The government is planning new rules that could impose fines on both creators and platforms hosting deepfakes as it looks to crack down on what IT and Telecom Minister Ashwini Vaishya described as a “threat to democracy”.
Amid complaints by some celebrities about their faces being manipulated in another video, new security rules are being considered, including watermarking AI-generated content, detecting deepfakes, rules for data bias, Measures such as confidentiality and protection against concentration will be looked into.
“Deepfakes have emerged as a new threat to democracy. They erode trust in society and its institutions,” Vaishnav said after a meeting with various stakeholders, including social media platforms, Nasscom and other professors in the field of artificial intelligence (AI). Can weaken.” ,
“We will start drafting regulations today and within a very short time frame we will have a separate regulation for deepfakes,” he said.
He said the government will come up with actionable things within 10 days on four pillars – detecting deepfakes, stopping the spread of such content, strengthening reporting mechanisms and spreading awareness on the issue.
All stakeholders present at the meeting shared similar concerns regarding deepfakes, he said. “All social media platforms agreed to have comprehensive technology in place to detect deepfakes.” India has more than 80 crore Internet users, which is expected to increase to more than 120 crore in two years. Deepfake is a piece of technology that uses AI to alter a person’s appearance, voice, or actions in a way that is realistic and challenging to recreate from authentic, unaltered content. Recent deepfakes have highlighted the urgency of a regulatory framework for AI in the new Digital India law.
Vaishnav said that deepfake advertisements or misleading propaganda is a threat that Indian society is currently facing.
“The use of social media ensures that deepfakes can spread faster and go viral in a more significant way without any restrictions. This is why we need to lose trust in society and our democracy,” he told reporters here. There is a need to take immediate steps to strengthen.”
Deepfakes came into prominence after actor Rashmika Mandanna’s face was found to be used in an embarrassing video earlier this month. Some other celebrities including Katrina Kaif and Kajol were also reported to be victims of deepfakes.
Last week, Prime Minister Narendra Modi also warned about the threat of deepfakes.
On Saturday, Vaishnav warned that if social media platforms fail to take steps against deepfakes, they will lose the immunity they get under the ‘safe harbor’ section in the Information and Technology Act. The clause states that an online platform cannot be held responsible for the content shared on it by users.
After a meeting with stakeholders on Thursday, he said deepfake video makers have found ways to crack labeling and watermarks as well. “Thus, there has to be something that can find a way out of this.” The next meeting on this subject will be held in the first week of December.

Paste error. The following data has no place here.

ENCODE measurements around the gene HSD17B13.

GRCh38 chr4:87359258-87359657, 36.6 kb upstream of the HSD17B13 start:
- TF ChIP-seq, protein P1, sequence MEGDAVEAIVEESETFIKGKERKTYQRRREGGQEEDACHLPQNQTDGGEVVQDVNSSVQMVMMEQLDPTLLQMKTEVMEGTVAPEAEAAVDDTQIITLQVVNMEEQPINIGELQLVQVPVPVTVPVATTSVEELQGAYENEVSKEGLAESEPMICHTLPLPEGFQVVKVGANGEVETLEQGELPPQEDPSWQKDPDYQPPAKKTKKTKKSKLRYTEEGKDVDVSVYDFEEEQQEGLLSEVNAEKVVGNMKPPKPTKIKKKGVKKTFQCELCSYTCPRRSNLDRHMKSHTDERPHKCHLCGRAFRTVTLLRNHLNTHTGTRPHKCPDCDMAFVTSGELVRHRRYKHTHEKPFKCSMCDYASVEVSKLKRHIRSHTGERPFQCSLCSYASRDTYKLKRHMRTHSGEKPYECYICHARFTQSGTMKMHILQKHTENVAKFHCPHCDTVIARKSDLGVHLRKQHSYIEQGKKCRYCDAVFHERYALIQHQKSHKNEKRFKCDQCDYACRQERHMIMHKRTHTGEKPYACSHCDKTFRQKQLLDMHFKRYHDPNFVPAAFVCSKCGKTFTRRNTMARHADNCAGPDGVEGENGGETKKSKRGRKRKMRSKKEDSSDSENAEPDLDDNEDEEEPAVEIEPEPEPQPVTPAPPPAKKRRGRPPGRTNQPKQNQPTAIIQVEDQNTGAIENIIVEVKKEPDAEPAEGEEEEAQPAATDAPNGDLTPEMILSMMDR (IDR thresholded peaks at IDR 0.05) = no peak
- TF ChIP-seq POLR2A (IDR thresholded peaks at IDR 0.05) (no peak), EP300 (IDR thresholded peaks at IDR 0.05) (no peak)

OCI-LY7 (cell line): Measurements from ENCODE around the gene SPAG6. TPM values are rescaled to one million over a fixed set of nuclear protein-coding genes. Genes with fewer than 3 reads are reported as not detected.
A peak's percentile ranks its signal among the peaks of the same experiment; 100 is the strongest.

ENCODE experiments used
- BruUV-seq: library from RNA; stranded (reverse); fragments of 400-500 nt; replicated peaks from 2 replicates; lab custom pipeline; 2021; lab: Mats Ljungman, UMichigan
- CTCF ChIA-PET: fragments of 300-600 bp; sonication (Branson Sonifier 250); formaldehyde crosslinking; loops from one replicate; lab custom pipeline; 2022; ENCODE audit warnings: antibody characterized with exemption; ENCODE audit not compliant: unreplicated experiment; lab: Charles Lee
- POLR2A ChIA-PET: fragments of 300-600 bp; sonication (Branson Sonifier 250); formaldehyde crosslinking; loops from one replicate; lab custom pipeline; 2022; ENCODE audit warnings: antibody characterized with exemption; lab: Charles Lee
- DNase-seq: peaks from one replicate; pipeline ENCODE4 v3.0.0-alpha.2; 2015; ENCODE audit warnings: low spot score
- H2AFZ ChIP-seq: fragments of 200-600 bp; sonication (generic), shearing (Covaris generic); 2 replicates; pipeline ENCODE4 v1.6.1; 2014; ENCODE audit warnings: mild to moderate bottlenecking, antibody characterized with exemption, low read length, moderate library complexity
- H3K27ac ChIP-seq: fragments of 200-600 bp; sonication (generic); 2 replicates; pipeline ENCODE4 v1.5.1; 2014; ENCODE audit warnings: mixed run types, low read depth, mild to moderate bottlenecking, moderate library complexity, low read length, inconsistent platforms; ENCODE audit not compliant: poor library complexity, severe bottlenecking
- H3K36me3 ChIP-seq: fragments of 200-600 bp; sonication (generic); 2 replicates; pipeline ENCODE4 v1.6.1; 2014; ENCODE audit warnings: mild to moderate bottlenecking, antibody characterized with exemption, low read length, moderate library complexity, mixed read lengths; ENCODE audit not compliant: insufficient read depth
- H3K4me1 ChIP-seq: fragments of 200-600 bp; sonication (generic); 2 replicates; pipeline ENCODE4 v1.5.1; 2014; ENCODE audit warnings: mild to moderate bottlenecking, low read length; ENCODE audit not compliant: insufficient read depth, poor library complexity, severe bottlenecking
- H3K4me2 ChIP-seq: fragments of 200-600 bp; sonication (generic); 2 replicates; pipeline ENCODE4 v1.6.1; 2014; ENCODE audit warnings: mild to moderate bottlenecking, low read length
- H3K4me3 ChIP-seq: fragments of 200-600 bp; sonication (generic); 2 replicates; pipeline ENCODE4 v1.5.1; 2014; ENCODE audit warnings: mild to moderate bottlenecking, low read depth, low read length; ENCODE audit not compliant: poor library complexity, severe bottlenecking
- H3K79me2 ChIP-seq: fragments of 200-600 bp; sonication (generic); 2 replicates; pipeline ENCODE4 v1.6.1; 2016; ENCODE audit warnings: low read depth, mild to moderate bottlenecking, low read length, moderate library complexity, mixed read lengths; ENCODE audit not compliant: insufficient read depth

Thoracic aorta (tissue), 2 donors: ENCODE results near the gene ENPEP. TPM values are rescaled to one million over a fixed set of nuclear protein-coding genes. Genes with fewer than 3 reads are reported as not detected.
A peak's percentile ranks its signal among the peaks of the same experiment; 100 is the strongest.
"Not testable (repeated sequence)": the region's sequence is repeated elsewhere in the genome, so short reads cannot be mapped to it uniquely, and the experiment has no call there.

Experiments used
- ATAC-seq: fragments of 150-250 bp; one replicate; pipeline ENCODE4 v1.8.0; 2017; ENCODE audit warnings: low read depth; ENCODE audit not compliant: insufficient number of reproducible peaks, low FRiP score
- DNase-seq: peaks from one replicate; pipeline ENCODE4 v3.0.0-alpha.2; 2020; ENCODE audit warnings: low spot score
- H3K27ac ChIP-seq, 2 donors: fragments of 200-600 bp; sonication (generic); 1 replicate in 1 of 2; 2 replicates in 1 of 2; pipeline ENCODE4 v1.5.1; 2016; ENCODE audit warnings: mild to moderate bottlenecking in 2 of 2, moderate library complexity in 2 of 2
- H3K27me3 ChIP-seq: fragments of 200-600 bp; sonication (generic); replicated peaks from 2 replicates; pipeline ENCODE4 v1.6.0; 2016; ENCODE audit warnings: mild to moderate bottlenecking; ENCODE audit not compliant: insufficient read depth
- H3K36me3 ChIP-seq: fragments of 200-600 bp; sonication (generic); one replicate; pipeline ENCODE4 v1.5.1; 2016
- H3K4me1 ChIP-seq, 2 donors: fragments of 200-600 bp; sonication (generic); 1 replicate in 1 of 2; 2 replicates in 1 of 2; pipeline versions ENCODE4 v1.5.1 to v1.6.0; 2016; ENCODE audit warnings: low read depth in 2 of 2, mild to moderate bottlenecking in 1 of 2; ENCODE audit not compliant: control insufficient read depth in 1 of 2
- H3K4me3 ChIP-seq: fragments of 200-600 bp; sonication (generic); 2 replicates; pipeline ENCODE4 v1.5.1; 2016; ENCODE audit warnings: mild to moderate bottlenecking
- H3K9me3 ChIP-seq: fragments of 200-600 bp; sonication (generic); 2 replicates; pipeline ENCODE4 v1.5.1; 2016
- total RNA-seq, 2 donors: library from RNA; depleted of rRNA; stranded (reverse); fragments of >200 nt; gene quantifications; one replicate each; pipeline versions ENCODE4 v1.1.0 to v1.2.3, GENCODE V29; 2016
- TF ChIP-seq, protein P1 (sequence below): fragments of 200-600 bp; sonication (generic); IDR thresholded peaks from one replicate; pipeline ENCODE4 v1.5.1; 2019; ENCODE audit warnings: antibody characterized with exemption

Within the next 10 days, the government will come out with clear actionable items on four pillars – detection (of deepfakes, misinformation), how to stop the spread of misinformation, how to strengthen the reporting mechanism, (in-app reporting mechanism to be strengthened) ) and raise awareness, the minister said.
“All the companies have shared our concerns. They have understood that this is not free speech, this is very harmful… They have understood the need for much stricter regulation,” he said. “The use of social media is ensuring that deepfakes can spread quite quickly without any scrutiny and they are going viral within minutes of being uploaded.
The Minister said that very important steps need to be taken to strengthen trust in the society and protect our democracy. “There is a need to take immediate action on this, whether it is legal, regulatory or technical action, we need to take all possible steps,” he said.
Asked whether there would be a change in the existing rules or a new law could be brought, he said, “We can bring it as an amendment to the existing rules or we can bring a new set of rules.”
“We also discussed watermarking and labeling. Everyone agreed that we have to do it, this is the basic minimum that everyone has to do,” he said. “When we draft the regulation we will also look at the punishment for the person who uploaded or created the platform. We are saying that the government should come up with the regulation to strengthen detection, prevention, reporting mechanisms and create awareness. And using technologies for deepfakes and AI-generated content that could be harmful to society.
Until regulation is made, social media platforms and companies promised to take all possible measures to prevent the spread of deepfakes. “They all said they are taking steps internally and they would like to increase the intensity of those steps,” he said.
Stating that both freedom of expression and privacy are important for the government, he said both these structures are being weakened with deepfakes. “So the new regulation is for deep fakes and AI-generated content not to be harmful to society.” Giving the example of deepfake, the minister said that during the election campaign in Madhya Pradesh, a video had surfaced in which the Chief Minister was talking about voting for the opposite party.
“That was completely misinformation, deeply fake and deeply misinformed. We have to address that, plus we have to make sure that the people who created it are identified and have their own set of penalties, At the same time, the platforms that are the tools through which this content is created and disseminated also need to take responsibility for what they are allowing on their platforms.
“Detecting deepfakes is very important. It is very important to distinguish between synthetic and deepfake content,” he said.